The Battle for Hearts and Minds

The last World Cup wasn’t exactly a rip-roaring success. Financially, it managed to set back the international scene all on its own. On the field, the standard of play varied too much from team to team, so the tournament became open to criticisms of diluting the standard with sub-par sides just to make up the numbers (of course, every sporting tournament has minnow sides with no chance of winning it, but hey, whatever…). Perhaps worst of all though, it perpetuated this belief that most of the sides were just Aussies masquarading as other nationalities for a holiday (why they would want to holiday in Britain during its wettest autumn ever is another matter entirely). Okay, so many of the teams were boosted with players from Super League and the NRL, but they were still. It sends out a message that playing for your country is a closed shop, that there is no room in the game for ‘native’ players. At the very least, you should try to make the effort to show a link to the country you are representing.

This is why it is good to see plenty of press attention given to the likes of Paddy Coupar for Scotland, and Steve Gibbons and Wayne Kerr (I know, I know) for Ireland. Hearing an Irish accent on a news broadcast instead of an Aussie or English accent sends out a much more positive message. It also sends out the message that there is a potential player pool from within these countries. Okay, they might not be at the required standard yet, but given time to grow and develop, who knows?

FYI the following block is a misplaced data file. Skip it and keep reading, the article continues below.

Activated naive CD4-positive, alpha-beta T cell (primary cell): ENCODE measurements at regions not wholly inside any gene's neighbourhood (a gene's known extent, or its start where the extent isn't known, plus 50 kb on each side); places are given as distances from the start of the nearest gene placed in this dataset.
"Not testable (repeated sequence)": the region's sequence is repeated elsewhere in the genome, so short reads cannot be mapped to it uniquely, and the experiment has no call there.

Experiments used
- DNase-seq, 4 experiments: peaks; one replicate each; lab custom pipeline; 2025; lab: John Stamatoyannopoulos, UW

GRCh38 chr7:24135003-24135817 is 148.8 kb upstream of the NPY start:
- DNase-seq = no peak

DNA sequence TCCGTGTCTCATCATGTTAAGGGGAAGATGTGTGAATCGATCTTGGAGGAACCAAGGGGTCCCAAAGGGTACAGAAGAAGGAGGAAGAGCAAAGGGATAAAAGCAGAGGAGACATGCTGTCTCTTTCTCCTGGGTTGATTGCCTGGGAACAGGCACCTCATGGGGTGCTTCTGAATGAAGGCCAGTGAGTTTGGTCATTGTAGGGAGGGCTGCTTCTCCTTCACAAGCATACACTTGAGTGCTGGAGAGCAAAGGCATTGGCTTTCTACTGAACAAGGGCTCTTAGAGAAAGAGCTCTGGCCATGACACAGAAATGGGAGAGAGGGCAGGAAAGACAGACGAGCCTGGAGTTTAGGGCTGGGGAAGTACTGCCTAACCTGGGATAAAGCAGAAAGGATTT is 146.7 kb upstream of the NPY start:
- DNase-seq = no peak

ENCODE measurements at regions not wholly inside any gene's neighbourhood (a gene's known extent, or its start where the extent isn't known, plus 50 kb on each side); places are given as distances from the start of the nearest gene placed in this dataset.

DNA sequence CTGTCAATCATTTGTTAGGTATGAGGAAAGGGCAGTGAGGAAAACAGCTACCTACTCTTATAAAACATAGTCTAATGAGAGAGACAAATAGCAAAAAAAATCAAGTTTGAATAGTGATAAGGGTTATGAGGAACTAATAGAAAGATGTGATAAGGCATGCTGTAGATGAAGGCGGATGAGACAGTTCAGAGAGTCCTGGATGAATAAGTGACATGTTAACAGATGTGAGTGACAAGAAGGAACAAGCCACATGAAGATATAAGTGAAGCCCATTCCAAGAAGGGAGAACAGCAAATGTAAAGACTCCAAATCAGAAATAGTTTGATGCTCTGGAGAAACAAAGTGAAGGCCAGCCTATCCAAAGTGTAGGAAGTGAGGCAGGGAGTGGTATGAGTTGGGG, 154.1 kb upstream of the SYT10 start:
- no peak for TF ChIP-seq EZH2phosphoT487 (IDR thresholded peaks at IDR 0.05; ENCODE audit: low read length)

What cruel, cruel parents...

What cruel, cruel parents...

This is a sign that the people at the Celtic nations have actually been learning lessons from their mistakes, and it leaves people less inclined to attack them for their use of eligibility rules. I remember reading somewhere (I’m pretty sure it was in Rugby League World) that Brian Carney should have had a sore throat by the end of the last World Cup. Now I don’t want to go that far (especially since I’m suffering though one right now, and it ain’t pleasant), but as long as this isn’t the last we’ve seen of the likes of Coupar and Kerr in this tournament, then it should be possible to play out a positive message about the potential for Rugby League in these nations, and the possibilities for the native players from the likes of Ireland and Scotland.

Incidentally, what are the odds on Kerr scoring at the World Cup? He scored in nearly every London Skolars game I went to see last year. It’s obviously the Rugby Gods toying with stadium PA announcers… Wayne appears to be the Gods’ vessel of torment.

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